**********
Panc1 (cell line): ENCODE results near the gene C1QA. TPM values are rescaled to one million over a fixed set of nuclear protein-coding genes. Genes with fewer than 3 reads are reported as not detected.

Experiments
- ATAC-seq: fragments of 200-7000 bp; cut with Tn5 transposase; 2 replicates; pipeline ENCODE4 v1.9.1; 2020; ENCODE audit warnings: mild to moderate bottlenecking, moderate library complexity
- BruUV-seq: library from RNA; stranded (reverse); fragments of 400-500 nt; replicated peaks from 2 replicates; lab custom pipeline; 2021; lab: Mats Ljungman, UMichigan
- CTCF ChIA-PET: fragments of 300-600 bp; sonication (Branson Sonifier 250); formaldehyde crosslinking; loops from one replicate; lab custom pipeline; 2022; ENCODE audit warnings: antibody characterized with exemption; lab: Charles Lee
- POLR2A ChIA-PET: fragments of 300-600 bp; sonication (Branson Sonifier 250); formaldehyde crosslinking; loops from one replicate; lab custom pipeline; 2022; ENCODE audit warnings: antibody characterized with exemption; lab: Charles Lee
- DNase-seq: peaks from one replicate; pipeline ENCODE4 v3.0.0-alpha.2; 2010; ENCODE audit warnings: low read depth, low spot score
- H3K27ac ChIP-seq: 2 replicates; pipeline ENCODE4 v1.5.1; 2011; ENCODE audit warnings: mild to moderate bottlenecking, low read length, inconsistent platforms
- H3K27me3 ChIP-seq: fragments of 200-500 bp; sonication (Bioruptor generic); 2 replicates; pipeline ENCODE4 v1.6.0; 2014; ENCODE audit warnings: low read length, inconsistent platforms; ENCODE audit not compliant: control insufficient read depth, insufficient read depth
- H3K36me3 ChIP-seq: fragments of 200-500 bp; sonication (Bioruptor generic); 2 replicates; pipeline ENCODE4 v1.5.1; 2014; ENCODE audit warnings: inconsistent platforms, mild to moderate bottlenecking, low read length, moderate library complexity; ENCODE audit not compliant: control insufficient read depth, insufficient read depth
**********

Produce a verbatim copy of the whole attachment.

Panc1 (cell line): ENCODE results near the gene C1QA. TPM values are rescaled to one million over a fixed set of nuclear protein-coding genes. Genes with fewer than 3 reads are reported as not detected.

Experiments
- ATAC-seq: fragments of 200-7000 bp; cut with Tn5 transposase; 2 replicates; pipeline ENCODE4 v1.9.1; 2020; ENCODE audit warnings: mild to moderate bottlenecking, moderate library complexity
- BruUV-seq: library from RNA; stranded (reverse); fragments of 400-500 nt; replicated peaks from 2 replicates; lab custom pipeline; 2021; lab: Mats Ljungman, UMichigan
- CTCF ChIA-PET: fragments of 300-600 bp; sonication (Branson Sonifier 250); formaldehyde crosslinking; loops from one replicate; lab custom pipeline; 2022; ENCODE audit warnings: antibody characterized with exemption; lab: Charles Lee
- POLR2A ChIA-PET: fragments of 300-600 bp; sonication (Branson Sonifier 250); formaldehyde crosslinking; loops from one replicate; lab custom pipeline; 2022; ENCODE audit warnings: antibody characterized with exemption; lab: Charles Lee
- DNase-seq: peaks from one replicate; pipeline ENCODE4 v3.0.0-alpha.2; 2010; ENCODE audit warnings: low read depth, low spot score
- H3K27ac ChIP-seq: 2 replicates; pipeline ENCODE4 v1.5.1; 2011; ENCODE audit warnings: mild to moderate bottlenecking, low read length, inconsistent platforms
- H3K27me3 ChIP-seq: fragments of 200-500 bp; sonication (Bioruptor generic); 2 replicates; pipeline ENCODE4 v1.6.0; 2014; ENCODE audit warnings: low read length, inconsistent platforms; ENCODE audit not compliant: control insufficient read depth, insufficient read depth
- H3K36me3 ChIP-seq: fragments of 200-500 bp; sonication (Bioruptor generic); 2 replicates; pipeline ENCODE4 v1.5.1; 2014; ENCODE audit warnings: inconsistent platforms, mild to moderate bottlenecking, low read length, moderate library complexity; ENCODE audit not compliant: control insufficient read depth, insufficient read depth